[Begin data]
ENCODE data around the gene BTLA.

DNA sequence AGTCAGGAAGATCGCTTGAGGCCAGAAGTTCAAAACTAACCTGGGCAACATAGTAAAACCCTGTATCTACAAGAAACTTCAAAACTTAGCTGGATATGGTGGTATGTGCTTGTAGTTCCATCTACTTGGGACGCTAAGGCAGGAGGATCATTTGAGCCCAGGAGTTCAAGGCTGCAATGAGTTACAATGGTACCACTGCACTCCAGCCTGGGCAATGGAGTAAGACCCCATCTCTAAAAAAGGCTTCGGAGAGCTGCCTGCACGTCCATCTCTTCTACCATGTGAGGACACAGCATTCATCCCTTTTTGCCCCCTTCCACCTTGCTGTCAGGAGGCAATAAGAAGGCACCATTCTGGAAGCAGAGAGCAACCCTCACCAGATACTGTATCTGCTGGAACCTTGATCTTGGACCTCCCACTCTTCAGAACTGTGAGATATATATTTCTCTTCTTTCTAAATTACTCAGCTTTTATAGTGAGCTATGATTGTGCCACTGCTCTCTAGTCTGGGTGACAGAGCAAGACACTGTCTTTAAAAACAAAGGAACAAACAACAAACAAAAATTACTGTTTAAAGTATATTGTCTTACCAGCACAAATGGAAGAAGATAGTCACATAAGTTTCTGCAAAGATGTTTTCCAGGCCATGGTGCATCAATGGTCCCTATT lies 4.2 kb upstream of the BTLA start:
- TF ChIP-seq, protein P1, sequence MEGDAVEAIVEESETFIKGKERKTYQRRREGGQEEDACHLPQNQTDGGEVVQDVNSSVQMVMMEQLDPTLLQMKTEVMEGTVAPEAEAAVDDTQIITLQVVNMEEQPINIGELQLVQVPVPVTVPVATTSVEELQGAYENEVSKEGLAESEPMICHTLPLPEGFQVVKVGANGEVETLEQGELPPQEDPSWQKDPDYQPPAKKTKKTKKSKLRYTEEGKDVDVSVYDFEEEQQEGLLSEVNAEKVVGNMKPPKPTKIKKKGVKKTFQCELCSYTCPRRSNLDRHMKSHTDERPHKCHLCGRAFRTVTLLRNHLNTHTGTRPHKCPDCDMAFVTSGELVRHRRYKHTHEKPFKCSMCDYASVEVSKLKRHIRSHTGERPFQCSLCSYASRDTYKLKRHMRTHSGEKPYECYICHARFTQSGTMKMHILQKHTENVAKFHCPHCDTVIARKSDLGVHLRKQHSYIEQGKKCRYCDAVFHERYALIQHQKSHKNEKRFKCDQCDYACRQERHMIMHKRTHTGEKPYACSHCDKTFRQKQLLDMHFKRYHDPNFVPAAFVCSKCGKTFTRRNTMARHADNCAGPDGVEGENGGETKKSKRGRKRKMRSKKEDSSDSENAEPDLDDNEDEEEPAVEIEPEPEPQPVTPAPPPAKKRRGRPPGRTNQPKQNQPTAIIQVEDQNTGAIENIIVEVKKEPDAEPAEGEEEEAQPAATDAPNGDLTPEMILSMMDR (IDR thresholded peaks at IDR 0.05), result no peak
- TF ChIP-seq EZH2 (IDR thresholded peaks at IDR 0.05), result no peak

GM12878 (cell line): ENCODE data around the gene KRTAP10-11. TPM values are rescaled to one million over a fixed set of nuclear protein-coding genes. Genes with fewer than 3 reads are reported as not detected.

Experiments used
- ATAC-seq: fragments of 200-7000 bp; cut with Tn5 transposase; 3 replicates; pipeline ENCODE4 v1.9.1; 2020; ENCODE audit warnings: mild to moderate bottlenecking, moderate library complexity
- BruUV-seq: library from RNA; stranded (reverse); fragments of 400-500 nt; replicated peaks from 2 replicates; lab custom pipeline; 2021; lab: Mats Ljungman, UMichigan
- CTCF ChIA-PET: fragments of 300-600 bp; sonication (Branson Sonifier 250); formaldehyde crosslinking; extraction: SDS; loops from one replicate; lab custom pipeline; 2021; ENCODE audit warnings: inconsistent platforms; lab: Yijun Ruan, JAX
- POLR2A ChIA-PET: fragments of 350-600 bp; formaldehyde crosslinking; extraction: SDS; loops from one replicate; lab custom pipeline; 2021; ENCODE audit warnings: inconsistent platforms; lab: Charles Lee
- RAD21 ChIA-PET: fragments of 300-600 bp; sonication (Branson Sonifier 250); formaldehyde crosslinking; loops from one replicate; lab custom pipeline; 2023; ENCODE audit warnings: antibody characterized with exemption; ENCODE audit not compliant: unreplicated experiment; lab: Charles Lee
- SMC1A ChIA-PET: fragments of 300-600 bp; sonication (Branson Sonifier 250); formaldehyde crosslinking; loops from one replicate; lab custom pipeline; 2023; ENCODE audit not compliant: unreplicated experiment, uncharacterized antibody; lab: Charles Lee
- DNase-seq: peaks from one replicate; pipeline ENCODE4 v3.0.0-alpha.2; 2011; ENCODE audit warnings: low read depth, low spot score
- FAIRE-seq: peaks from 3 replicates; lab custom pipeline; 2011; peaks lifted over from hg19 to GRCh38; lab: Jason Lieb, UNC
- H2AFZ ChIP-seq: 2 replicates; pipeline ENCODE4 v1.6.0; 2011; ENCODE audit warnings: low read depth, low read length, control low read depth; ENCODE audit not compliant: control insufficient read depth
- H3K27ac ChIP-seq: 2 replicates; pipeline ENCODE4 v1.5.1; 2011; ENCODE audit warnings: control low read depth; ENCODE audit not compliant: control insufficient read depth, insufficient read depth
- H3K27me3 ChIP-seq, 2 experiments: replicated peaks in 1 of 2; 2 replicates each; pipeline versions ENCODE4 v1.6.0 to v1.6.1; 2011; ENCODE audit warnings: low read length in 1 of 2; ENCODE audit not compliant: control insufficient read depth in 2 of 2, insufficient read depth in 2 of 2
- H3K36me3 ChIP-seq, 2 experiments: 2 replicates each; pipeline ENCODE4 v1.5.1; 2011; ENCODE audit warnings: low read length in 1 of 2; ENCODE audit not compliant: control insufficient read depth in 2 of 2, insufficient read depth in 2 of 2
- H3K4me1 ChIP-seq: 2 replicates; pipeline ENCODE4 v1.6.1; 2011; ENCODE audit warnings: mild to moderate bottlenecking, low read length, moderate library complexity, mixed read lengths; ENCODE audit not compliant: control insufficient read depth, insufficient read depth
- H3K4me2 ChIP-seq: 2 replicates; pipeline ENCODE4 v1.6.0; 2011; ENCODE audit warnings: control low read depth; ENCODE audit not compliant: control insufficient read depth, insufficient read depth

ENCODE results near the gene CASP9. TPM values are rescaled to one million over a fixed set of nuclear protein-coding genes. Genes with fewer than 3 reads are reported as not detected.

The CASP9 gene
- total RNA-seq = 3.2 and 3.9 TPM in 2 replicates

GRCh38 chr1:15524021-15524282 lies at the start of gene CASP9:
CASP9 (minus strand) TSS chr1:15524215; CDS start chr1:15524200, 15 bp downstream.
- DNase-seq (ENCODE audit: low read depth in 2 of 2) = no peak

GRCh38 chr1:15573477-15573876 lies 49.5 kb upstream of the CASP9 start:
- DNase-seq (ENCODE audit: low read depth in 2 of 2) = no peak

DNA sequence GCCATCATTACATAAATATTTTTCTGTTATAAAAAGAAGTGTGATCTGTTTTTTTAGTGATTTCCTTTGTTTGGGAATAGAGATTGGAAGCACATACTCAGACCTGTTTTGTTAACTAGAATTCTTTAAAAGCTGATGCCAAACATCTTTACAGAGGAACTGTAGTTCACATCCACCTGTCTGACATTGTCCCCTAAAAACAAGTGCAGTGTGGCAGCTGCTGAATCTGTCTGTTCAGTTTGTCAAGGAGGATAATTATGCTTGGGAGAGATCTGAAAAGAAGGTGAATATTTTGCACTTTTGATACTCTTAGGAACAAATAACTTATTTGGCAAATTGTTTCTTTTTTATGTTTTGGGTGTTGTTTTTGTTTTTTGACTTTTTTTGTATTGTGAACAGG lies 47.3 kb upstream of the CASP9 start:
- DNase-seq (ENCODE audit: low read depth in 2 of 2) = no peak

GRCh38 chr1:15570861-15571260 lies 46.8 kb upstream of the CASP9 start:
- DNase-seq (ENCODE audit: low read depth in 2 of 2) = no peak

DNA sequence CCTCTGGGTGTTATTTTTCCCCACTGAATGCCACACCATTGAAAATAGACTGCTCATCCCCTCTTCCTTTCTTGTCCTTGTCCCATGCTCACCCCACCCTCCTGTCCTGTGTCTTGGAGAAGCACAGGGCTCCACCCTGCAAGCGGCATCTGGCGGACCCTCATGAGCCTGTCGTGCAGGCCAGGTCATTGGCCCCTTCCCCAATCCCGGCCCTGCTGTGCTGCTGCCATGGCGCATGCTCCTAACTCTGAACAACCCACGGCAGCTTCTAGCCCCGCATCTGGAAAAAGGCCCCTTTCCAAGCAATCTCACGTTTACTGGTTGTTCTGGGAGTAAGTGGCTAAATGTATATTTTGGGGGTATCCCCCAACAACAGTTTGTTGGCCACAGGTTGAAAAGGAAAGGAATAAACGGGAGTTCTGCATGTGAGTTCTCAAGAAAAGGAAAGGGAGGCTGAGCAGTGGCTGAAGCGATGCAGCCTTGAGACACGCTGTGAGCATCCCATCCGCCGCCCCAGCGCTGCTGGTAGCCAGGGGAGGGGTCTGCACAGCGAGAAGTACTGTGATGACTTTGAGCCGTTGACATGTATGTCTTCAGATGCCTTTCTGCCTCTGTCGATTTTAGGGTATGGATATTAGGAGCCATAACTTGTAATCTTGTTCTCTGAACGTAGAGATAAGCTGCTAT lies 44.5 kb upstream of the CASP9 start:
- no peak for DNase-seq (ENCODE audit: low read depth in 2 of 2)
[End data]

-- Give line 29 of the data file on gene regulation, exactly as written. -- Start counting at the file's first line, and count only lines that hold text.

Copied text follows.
DNA sequence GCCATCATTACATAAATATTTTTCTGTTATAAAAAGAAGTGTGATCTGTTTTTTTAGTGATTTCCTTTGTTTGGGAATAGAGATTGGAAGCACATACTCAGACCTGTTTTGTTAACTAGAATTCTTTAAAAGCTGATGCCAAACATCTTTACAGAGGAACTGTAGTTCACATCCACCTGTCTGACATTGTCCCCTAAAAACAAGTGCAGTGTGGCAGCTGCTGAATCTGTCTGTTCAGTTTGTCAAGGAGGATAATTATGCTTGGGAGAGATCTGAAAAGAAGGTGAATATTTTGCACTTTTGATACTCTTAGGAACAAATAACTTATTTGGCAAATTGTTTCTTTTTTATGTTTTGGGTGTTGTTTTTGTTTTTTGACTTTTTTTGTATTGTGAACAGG lies 47.3 kb upstream of the CASP9 start: